Inducing customers to exchange their tickets for restricted travel vouchers.
The airlines have presented this as an act of generosity, however many customers will have had greater rights if they had held on their ticket than if they exchanged it for a restricted travel voucher. By doing so, the airlines may have misled their customers and engaged in a system of unconscionable conduct.
Continuing to offer and accept payment for international flights which are unlikely to go ahead.
This may breach the prohibition in the Australian Consumer Law on ‘wrongly accepting payment’ for a service when it is reasonable to expect that service will not be able to be provided.
Accordingly, if your travel has been impacted by COVID-19 and you’ve received a voucher, we consider that you may be entitled to a refund.
Register your interest for updates
Slater and Gordon is inviting affected consumers to register their details to receive any updates in relation to this investigation.
You can register your interest in our investigation using one of the forms below.
Frequently asked questions
To register your interest in the class action, it will not cost you anything.
We are investigating claims against airlines, tour companies, cruise operators, travel agencies and third party booking companies.
We will keep you up to date as our investigation progresses.
If we decide to commence a class action against your travel provider(s), we will get in touch with you closer to that time and provide you with more information.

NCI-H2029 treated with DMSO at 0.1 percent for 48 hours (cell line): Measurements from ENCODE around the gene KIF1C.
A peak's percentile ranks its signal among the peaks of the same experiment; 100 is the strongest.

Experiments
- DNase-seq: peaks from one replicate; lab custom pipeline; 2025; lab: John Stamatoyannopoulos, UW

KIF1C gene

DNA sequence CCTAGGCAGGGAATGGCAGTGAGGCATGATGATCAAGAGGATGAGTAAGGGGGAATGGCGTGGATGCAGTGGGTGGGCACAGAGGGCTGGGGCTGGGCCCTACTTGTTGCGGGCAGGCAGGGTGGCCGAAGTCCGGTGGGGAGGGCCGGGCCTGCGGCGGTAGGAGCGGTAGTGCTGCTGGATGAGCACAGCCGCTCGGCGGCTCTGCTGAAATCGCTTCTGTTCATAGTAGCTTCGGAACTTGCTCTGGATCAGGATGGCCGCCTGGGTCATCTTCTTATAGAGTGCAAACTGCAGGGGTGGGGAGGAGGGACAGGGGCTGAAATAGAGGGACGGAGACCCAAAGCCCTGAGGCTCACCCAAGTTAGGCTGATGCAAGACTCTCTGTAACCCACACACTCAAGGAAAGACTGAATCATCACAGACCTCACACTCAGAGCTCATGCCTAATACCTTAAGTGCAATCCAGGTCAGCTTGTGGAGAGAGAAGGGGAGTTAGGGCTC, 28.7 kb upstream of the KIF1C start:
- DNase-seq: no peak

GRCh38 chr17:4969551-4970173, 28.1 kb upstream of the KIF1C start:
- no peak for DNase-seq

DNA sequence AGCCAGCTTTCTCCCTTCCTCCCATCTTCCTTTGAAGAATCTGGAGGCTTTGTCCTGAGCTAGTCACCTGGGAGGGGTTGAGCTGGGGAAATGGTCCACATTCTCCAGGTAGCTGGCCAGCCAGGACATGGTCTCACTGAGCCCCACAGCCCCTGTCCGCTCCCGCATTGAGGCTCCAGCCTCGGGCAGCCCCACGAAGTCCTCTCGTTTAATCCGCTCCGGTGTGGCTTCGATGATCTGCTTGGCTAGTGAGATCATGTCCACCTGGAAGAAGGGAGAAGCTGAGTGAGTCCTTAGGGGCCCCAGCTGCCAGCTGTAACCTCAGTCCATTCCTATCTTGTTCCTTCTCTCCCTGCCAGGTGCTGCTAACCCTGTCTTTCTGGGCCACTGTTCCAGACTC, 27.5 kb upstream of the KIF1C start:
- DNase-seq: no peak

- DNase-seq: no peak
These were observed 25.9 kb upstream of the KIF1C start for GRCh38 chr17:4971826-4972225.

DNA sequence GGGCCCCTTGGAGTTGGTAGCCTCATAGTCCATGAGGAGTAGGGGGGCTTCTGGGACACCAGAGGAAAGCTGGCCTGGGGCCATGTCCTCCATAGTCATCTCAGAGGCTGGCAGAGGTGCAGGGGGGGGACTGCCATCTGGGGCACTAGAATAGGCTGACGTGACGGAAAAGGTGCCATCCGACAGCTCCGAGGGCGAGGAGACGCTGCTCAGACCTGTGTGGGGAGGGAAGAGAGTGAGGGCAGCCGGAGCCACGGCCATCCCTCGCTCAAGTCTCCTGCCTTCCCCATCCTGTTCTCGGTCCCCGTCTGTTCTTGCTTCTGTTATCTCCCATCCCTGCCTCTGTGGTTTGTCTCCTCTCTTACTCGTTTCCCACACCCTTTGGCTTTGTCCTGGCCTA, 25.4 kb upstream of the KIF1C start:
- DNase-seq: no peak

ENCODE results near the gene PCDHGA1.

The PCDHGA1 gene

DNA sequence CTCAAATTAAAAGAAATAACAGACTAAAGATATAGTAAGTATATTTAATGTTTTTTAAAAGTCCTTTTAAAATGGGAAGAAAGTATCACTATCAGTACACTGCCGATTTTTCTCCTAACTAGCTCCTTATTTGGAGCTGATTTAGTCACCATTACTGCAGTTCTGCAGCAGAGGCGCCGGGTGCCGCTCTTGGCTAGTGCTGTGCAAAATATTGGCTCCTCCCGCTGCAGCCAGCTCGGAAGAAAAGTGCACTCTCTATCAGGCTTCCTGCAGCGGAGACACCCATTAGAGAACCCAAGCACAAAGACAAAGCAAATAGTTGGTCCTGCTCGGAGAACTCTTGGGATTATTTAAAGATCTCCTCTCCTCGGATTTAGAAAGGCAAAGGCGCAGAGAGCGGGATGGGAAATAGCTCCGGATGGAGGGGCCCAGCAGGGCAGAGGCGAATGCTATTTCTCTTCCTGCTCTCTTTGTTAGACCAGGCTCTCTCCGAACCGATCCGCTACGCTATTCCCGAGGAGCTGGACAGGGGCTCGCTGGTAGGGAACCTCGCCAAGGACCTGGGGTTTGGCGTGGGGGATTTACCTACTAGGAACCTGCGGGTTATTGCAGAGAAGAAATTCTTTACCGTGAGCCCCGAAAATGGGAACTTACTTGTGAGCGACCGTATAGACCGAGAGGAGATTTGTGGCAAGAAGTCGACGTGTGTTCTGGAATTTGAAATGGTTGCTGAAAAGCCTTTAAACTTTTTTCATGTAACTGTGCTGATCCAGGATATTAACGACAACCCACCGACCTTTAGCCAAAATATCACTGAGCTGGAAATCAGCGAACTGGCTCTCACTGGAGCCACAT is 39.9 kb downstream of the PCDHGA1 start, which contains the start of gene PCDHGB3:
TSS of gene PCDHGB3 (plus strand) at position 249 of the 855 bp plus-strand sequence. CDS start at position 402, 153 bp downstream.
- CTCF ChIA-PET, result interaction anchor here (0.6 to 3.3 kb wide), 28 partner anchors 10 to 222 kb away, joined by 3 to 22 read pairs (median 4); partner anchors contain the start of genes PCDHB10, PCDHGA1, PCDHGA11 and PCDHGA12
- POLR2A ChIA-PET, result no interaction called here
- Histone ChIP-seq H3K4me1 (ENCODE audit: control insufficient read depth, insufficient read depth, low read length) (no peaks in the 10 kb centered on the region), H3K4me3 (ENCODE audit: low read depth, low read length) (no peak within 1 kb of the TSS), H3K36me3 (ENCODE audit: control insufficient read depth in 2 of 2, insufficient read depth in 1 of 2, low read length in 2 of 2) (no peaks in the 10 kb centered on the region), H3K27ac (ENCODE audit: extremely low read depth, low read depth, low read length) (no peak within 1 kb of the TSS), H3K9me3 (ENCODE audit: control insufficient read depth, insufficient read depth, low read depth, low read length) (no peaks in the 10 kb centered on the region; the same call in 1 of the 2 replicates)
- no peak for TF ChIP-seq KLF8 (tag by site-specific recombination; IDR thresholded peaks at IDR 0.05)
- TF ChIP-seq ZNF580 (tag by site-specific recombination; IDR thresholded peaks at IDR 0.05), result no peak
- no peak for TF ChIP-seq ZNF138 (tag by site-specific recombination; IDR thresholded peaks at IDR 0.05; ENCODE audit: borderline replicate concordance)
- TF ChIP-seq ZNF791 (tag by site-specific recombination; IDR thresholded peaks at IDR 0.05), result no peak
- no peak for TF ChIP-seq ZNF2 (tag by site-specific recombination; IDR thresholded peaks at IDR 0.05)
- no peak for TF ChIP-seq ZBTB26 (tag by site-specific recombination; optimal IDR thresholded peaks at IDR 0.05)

At this stage we have not determined the structure of any proposed class actions, including whether they will be supported by a litigation funder.
Litigation funding companies cover the cost of legal actions – including the cost risks of an unsuccessful action. They do this in exchange for a fee, typically paid from any recoveries made by participants in the class action.
In circumstances you are involved in a litigation funded claim, you won’t have to pay anything out of pocket as payment is only made from the proceeds of the litigation. Additionally, all such costs in class actions must first be approved by the court.
If we decide to commence a class action against a travel provider or travel agency, we will get in touch with you to provide you with more information about the proposed funding agreement.
The value of your claim will depend upon the amount of your booking. Our mission is to recover the amount you paid for your travel.
We are investigating Australian travel agencies and travel providers, including airlines, tour and cruise operators. We are also investigating travel providers whose travel was departing or arriving in Australia.
This should be determined on a case by case basis. At this stage, we are not making blanket recommendations that people should or should not cancel their flights or travel bookings.
If you do wish to cancel your booking, we urge you to consider:
- if the booking is likely to be cancelled by the travel provider;
- if you are entitled to a refund under your booking contract;
- if you will have to pay any cancellation or change fees, pursuant to your contract.
If your booking has already been cancelled and you’ve been provided a credit voucher the travel provider, rest assured, we’re looking into your claim.
All you need to do is register using either the flight or tour/cruise registration form.
At this stage, you have not joined a class action, you have only registered your interest. If we decide to commence an action against your travel provider, we will get in touch with you closer to the time